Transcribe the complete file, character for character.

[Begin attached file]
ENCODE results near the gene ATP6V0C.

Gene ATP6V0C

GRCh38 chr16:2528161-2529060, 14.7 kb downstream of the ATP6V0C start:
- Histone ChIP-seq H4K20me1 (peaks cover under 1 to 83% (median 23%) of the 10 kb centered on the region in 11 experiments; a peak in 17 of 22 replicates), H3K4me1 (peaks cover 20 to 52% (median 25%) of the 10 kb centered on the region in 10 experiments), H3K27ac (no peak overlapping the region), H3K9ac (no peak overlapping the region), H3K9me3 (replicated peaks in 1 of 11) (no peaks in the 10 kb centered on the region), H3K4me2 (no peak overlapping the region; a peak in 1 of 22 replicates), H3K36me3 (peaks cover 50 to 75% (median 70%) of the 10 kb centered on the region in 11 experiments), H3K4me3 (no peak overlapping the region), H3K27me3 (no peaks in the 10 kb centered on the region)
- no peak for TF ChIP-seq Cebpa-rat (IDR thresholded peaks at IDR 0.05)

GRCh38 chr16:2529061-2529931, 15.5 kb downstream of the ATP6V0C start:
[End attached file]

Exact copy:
ENCODE results near the gene ATP6V0C.

Gene ATP6V0C

GRCh38 chr16:2528161-2529060, 14.7 kb downstream of the ATP6V0C start:
- Histone ChIP-seq H4K20me1 (peaks cover under 1 to 83% (median 23%) of the 10 kb centered on the region in 11 experiments; a peak in 17 of 22 replicates), H3K4me1 (peaks cover 20 to 52% (median 25%) of the 10 kb centered on the region in 10 experiments), H3K27ac (no peak overlapping the region), H3K9ac (no peak overlapping the region), H3K9me3 (replicated peaks in 1 of 11) (no peaks in the 10 kb centered on the region), H3K4me2 (no peak overlapping the region; a peak in 1 of 22 replicates), H3K36me3 (peaks cover 50 to 75% (median 70%) of the 10 kb centered on the region in 11 experiments), H3K4me3 (no peak overlapping the region), H3K27me3 (no peaks in the 10 kb centered on the region)
- no peak for TF ChIP-seq Cebpa-rat (IDR thresholded peaks at IDR 0.05)

GRCh38 chr16:2529061-2529931, 15.5 kb downstream of the ATP6V0C start: